Halliday: "Undoubtably there are some concerns that the medicines have arrived and have not gotten out, though they should have done, and there may be several reasons for this. One is that the WHO is assisting the Iraqi government to set up a computerised inventory system. The Council, however, refuses to approve the computers. A second is that the Iraqis also desperately require refrigerated trucking for distribution of drugs that require refrigeration. Again the Security Council has not approved those trucks. So, that story is not coming out. There are problems on both ends. Thirdly, the Ministry of Health is not as efficient in distribution as the Ministry of Trade... In my mind I have no doubt in saying that there is no one person in the Ministry of Health or anywhere else in the Iraqi government who is deliberately trying to damage the health, or allowing children or others to die by deliberately not distributing medical supplies. That's just nonsense." (M. Ryle: April 17, 1999)

    "Recently, there has been misinformation about hoarding medicines or hoarding of foodstuffs. I think this is not correct. Indeed, there has been a build up of cheese. For the first time animal proteins are included in the food basket. They will be released next month. If you can think through the logistics of having a half-kilo package of cheese available for 23 million people on any one or two, three days of March, you can visualize that warehouses may well indeed be full or look like they're full of cheese together with other produce. So this drama of Saddam Hussein storing foodstuffs and not distributing them is only so much rubbish." (CCPI: February 15, 1999)

    On claims the UN's findings of half-a-million 'excess' deaths of children are a propaganda effort by Iraq to end sanctions: Bellamy: "Ms. Bellamy noted that if the substantial reduction in child mortality throughout Iraq during the 1980s had continued through the 1990s, there would have been half a million fewer deaths of children under-five in the country as a whole during the eight year period 1991 to 1998. As a partial explanation, she pointed to a March statement of the Security Council Panel on Humanitarian Issues which states: 'Even if not all suffering in Iraq can be imputed to external factors, especially sanctions, the Iraqi people would not be undergoing such deprivations in the absence of the prolonged measures imposed by the Security Council and the effects of war.'"

    "Ms. Bellamy also said that the surveys' findings cannot be easily dismissed as an effort by Iraq to mobilize opposition to UN sanctions. 'The large sample sizes...helped to ensure that the margin of error for child mortality in both surveys was low,' she noted. ...UNICEF was involved in all aspects of both surveys, from design to data analysis. ...'We are happy with the quality of these surveys. They have been thoroughly reviewed by a panel of independent experts and no major problems were found with either the results or the way the surveys were conducted,' Ms. Bellamy stated." (UNICEF: August 12, 1999)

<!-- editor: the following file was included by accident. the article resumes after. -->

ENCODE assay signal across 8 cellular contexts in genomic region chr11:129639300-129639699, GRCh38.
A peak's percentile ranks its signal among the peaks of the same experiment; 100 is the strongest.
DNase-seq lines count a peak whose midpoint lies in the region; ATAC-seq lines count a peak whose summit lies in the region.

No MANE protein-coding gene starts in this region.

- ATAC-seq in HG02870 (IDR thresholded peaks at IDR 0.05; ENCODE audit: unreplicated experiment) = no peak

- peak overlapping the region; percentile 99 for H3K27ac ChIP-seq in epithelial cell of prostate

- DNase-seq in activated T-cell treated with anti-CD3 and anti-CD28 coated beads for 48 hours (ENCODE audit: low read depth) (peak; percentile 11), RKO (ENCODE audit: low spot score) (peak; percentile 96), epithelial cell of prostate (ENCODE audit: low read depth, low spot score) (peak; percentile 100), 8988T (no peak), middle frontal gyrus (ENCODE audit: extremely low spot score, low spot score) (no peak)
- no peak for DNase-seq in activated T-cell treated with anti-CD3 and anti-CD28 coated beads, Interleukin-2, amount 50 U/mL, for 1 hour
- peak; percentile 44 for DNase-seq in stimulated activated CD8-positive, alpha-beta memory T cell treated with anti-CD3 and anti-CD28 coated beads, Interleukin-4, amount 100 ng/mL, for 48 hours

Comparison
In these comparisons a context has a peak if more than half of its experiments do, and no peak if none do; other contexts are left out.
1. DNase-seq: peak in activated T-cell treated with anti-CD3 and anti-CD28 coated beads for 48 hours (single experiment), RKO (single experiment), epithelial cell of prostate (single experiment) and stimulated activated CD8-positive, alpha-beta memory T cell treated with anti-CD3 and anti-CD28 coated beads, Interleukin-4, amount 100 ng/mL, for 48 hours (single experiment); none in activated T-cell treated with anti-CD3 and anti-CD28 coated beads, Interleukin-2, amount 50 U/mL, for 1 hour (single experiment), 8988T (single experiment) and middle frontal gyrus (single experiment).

Panel: "The gravity of the humanitarian situation of the Iraqi people is indisputable and cannot be overstated. Irrespective of alleged attempts by the Iraq authorities to exaggerate the significance of certain facts for political propaganda purposes, the data from different sources as well as qualitative assessments of bona fide observers and sheer common sense analysis of economic variables converge and corroborate this evaluation." (UN: March 30, 1999)

    On the adequacy of the oil-for-food program:
    Sponeck: "The conservative figure [for oil revenues in early '99] is maybe, $1.6 to $1.7 billion for 6 months. ...If you assume - let's say for the sake of argument - $2 billion twice a year [or] $4 billion a year for 22 million people. Then you are getting a per capita figure per year of just under $180. Now, I ask you: $180 per year? That's not a per capita income figure. That is a figure out of which everything has to be financed, from electrical services to water and sewage, to food, to health - the lot. ...And that is obviously a totally, totally inadequate figure..." (WPSR: April 5, 1999)

    Panel: "In presenting the [panel's] recommendations to the Security Council, the panel reiterates its understanding that the humanitarian situation in Iraq will continue to be a dire one in the absence of a sustained revival of the Iraqi economy, which in turn cannot be achieved solely through remedial humanitarian efforts." (UN: March 30, 1999)